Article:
Over the years, I’ve heard many authors describe their books as having come into being by some variation of this: “A character appeared and I followed.”
Once upon a time, I found such explanations slightly frustrating: I had always longed to write a novel, and I even had the basic idea for a mystery in mind, but no characters were manifesting themselves and beckoning to me.
So I wrote other things—poems, short stories, and essays—but the novel was always The Dream. Cut to fifteen years later and a now-or-never moment that compelled me to finally sketch out an academic mystery. And one minute into outlining, I knew the entire English department. Professors appeared as if summoned, one right after the next, complete with names, appearances, specialties, and quirks. All those years of contemplating the premise had apparently lined them up like a scholarly football team ready to take the field at the slightest opportunity. I spent much time developing them further—sorting out histories, motivations, and purposes within the plot. Eventually they seemed so alive to me that, when I was deep in the drafting zone, writing their interactions was indeed akin to watching a film on some sort of invisible screening device or authorial inner eye.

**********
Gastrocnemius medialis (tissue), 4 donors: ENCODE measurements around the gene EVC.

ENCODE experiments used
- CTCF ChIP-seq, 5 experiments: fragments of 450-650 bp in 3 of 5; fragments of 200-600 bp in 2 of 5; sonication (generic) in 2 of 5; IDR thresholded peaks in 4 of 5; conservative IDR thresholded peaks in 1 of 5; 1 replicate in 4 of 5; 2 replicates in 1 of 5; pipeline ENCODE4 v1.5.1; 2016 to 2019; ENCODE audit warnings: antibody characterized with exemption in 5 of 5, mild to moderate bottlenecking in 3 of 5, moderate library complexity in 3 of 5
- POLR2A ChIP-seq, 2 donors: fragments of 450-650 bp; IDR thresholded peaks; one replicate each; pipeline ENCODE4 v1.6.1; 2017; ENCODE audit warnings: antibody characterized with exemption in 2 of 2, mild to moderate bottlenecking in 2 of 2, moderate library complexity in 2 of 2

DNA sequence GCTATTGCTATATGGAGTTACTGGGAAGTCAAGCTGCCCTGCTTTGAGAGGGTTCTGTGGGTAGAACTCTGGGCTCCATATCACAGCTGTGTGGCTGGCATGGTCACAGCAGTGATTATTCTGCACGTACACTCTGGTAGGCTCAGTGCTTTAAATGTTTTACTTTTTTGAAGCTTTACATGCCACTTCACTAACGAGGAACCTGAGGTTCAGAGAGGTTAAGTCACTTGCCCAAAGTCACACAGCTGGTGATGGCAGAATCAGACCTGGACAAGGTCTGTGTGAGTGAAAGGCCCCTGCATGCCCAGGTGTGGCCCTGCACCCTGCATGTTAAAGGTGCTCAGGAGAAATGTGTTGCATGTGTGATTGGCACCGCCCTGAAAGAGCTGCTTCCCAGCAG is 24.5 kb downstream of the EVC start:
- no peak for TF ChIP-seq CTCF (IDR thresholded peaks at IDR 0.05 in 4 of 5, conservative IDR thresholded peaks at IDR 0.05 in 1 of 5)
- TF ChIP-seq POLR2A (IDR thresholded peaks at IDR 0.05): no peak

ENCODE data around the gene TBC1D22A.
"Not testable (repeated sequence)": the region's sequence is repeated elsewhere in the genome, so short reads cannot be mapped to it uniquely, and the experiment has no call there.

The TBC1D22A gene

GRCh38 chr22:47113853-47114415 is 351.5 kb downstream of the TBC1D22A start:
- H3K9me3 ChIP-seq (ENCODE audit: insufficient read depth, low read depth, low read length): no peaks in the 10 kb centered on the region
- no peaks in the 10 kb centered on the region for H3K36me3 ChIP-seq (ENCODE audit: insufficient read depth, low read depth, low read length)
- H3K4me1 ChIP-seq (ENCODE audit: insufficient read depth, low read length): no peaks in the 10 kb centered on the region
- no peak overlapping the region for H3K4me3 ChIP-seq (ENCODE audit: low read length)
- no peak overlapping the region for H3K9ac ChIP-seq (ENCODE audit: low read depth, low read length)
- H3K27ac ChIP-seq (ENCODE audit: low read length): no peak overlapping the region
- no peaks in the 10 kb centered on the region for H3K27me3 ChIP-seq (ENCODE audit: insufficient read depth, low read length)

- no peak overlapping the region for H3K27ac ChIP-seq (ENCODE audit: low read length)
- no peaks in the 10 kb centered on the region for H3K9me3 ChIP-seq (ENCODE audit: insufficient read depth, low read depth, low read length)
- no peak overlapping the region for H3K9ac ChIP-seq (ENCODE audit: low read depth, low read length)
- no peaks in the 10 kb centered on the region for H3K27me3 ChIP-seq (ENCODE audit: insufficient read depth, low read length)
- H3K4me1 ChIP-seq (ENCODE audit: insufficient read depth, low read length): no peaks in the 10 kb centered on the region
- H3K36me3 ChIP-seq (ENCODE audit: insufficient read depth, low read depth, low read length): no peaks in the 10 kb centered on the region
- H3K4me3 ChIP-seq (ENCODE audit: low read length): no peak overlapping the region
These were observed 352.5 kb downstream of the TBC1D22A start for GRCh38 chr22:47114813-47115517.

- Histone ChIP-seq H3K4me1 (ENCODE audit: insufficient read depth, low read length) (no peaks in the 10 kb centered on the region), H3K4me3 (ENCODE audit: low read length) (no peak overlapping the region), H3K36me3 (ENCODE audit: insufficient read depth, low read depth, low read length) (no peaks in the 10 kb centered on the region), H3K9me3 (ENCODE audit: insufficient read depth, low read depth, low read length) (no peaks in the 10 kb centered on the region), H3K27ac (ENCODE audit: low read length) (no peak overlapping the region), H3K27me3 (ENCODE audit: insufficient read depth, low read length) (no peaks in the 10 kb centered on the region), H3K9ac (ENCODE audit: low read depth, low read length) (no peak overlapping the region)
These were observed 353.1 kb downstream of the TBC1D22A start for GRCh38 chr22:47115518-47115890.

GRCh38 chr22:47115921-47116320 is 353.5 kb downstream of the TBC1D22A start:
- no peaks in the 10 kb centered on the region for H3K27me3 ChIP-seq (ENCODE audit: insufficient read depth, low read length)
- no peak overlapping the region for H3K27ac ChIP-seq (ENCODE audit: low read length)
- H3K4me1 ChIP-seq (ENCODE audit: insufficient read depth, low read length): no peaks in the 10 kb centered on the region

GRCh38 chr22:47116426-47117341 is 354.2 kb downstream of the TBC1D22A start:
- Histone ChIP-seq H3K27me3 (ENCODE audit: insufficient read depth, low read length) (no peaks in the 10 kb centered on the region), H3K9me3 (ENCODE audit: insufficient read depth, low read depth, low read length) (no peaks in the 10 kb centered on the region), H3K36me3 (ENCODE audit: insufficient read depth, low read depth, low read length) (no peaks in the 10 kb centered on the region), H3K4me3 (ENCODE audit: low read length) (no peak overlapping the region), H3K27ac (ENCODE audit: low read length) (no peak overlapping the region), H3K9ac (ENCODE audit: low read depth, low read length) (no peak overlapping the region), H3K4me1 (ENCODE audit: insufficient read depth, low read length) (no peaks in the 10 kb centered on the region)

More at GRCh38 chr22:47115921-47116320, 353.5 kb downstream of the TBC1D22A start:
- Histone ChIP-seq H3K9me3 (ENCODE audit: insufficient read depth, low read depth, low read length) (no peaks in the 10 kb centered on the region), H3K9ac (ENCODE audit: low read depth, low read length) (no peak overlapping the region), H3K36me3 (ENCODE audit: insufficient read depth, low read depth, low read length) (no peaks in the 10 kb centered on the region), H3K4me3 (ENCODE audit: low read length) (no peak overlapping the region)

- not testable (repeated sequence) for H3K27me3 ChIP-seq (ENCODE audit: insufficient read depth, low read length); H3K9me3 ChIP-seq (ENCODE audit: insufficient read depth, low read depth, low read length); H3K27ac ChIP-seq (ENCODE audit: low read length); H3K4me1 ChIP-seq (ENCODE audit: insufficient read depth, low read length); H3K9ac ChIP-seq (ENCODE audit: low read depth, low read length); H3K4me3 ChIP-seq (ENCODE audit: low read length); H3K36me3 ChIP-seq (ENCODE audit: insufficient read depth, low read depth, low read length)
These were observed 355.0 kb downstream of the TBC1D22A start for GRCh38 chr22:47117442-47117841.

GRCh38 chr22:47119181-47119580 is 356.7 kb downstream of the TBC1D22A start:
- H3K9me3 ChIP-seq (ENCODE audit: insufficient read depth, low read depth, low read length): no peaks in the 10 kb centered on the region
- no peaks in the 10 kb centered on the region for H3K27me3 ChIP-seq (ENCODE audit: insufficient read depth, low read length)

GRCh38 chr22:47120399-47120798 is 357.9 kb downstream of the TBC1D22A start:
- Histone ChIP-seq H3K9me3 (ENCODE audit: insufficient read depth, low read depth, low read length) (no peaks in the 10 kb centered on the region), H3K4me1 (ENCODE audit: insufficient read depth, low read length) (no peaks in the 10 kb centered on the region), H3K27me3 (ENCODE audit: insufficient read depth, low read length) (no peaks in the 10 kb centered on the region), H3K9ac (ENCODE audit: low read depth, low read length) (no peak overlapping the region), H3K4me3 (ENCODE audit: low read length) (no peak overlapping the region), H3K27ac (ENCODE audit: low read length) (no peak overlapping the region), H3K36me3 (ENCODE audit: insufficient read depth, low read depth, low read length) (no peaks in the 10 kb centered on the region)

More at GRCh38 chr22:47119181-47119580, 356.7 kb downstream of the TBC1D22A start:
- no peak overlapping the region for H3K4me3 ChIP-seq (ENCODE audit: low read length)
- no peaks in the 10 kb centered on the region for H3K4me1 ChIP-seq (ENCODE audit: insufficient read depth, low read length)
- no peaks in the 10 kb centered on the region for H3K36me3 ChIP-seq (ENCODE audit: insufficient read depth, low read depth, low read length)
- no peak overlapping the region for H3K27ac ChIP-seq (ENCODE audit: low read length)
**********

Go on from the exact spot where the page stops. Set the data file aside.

Until two characters rebelled against the script.
About halfway through the book, after I’d written a section of dialogue, my spidey sense tingled: that’s not right. I tried a few more times to push the conversation forward, and the same thing happened. Baffled, I frowned at the blinking cursor. Clearly, they didn’t want to say what I wanted them to say.
My initial response was something along the lines of I’m in charge, remember? We have an outline, people, and we have places to get to! But we had come to a halt. So I veered into experiment mode, writing the opposite of what I had planned. Suddenly, the scene began to flow, the dialogue sparked, and there was an infusion of vibrancy all around. Plus, I realized that this particular conversation was now crucially important to the mystery, and it was better the way my characters wanted it. Ultimately, this changed the entire plot. And I discovered that there’s a powerful exhilaration that comes from letting go, trusting the characters, and ending up somewhere you didn’t know you were going.
As a writer, how have you been surprised by your characters? Or, as a reader, how has a character surprised you?